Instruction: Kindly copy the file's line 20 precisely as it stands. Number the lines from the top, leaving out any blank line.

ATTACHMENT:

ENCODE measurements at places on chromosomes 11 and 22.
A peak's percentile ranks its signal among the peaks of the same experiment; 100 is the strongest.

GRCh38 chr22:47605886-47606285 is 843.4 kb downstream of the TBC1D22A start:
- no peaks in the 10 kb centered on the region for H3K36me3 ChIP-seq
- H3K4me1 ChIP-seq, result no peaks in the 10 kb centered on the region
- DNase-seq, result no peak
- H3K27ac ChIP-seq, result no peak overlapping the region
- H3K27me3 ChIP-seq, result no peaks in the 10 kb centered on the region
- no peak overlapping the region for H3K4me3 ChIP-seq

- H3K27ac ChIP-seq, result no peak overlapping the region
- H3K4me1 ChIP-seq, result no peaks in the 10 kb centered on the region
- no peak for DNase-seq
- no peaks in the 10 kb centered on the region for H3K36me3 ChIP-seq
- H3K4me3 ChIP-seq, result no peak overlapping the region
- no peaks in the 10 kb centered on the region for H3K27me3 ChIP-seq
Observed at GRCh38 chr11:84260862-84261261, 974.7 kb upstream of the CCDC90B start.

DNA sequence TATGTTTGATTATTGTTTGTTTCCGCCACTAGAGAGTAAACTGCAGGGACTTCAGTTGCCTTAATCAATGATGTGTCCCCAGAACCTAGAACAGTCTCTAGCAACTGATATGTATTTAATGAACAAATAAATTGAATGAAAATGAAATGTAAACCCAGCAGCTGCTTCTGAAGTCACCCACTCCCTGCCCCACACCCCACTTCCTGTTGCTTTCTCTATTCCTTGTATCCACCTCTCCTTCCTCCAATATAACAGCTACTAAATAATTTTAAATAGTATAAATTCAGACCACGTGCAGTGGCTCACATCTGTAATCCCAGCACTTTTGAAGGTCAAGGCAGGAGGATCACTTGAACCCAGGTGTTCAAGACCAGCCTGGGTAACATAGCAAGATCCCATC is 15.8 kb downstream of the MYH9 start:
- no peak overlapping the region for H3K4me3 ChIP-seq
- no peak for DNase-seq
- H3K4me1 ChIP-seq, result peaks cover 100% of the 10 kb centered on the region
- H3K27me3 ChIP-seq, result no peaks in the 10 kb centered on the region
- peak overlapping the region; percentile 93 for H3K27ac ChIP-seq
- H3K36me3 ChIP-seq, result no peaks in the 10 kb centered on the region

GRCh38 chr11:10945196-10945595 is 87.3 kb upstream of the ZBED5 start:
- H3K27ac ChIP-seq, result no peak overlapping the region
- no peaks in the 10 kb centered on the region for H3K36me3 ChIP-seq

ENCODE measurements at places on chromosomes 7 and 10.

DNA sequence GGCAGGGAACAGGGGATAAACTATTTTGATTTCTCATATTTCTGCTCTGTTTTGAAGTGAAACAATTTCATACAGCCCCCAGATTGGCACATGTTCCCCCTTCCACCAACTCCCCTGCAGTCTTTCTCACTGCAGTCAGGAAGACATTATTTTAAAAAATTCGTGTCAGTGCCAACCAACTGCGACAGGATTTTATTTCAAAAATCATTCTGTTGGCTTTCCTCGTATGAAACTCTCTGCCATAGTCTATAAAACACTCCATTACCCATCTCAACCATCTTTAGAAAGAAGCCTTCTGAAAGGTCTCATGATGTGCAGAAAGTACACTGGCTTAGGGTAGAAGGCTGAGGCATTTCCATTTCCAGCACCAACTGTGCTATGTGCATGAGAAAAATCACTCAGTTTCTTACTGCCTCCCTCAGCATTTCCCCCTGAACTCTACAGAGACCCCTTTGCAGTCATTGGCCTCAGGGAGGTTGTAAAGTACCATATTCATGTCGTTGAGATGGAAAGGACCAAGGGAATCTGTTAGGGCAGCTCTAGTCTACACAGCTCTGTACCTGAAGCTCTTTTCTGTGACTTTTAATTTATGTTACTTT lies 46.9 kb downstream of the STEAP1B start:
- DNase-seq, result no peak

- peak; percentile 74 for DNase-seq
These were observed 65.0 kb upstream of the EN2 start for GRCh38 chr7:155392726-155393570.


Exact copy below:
- H3K4me1 ChIP-seq, result peaks cover 100% of the 10 kb centered on the region